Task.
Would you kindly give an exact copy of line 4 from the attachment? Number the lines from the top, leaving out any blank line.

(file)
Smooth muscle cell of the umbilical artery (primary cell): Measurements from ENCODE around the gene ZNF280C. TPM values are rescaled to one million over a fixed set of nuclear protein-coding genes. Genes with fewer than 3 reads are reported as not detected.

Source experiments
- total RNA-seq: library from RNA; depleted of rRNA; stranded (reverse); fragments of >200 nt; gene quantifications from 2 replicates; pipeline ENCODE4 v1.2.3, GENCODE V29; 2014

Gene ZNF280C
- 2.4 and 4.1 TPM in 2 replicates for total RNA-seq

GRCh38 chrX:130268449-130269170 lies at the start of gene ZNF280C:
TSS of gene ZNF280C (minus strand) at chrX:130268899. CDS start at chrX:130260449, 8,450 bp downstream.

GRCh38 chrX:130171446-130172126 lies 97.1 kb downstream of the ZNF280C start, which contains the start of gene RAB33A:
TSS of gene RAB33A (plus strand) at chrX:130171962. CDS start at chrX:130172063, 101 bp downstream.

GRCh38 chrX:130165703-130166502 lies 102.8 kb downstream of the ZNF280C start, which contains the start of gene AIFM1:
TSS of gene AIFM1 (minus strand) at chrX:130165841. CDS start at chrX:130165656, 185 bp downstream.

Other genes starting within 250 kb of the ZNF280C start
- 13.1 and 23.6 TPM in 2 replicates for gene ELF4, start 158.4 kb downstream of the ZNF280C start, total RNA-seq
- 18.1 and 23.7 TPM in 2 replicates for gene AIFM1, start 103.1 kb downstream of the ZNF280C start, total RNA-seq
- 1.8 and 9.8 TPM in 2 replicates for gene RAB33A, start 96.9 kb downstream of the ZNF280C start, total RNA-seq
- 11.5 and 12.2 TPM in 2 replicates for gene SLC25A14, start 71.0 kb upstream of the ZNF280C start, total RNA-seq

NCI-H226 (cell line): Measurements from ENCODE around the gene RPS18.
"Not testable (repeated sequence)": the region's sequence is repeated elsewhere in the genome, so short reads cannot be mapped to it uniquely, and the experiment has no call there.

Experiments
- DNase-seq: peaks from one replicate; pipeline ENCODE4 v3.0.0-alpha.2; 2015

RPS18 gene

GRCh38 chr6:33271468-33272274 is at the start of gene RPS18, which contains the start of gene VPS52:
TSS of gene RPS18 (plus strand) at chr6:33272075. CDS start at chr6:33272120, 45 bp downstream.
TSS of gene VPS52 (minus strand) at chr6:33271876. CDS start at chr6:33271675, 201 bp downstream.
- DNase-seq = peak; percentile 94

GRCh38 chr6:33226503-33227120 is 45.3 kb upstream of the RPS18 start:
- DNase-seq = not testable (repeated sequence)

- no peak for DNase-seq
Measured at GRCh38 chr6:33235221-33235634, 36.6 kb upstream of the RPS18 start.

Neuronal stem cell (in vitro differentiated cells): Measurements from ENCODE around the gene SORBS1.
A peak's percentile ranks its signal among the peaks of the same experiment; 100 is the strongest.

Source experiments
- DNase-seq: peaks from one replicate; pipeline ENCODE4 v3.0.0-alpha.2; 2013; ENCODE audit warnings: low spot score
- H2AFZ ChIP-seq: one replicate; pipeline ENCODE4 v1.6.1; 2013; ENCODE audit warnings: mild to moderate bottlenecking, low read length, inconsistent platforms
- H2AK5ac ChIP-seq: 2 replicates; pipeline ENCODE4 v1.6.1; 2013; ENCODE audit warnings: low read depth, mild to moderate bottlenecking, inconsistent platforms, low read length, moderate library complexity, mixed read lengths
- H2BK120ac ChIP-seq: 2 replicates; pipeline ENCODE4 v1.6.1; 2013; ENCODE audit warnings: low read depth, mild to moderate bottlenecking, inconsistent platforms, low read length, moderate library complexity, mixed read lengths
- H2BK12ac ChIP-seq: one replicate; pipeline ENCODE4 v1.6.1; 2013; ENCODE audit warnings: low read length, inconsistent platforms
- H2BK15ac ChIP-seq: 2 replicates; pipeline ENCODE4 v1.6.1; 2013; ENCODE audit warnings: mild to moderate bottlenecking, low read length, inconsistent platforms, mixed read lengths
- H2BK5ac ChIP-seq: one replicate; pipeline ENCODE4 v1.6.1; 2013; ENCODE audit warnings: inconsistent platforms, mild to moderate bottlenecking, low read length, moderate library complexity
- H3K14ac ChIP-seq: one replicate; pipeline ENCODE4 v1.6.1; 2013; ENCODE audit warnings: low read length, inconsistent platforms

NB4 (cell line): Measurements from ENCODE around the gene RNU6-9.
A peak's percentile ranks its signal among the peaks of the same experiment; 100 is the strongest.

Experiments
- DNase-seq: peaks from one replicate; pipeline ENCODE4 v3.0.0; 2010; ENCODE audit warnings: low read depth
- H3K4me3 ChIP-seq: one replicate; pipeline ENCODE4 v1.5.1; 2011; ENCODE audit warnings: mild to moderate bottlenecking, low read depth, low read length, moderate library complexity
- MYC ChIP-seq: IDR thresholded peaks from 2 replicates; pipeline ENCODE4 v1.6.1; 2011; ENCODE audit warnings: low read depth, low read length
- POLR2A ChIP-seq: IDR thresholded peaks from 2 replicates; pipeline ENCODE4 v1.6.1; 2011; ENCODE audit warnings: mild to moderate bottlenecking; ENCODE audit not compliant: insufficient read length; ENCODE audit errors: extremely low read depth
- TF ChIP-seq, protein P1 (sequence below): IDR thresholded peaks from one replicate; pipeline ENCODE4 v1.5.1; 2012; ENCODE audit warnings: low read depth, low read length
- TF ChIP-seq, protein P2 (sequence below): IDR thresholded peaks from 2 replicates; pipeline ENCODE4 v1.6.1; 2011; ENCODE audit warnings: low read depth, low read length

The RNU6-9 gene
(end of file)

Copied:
Gene ZNF280C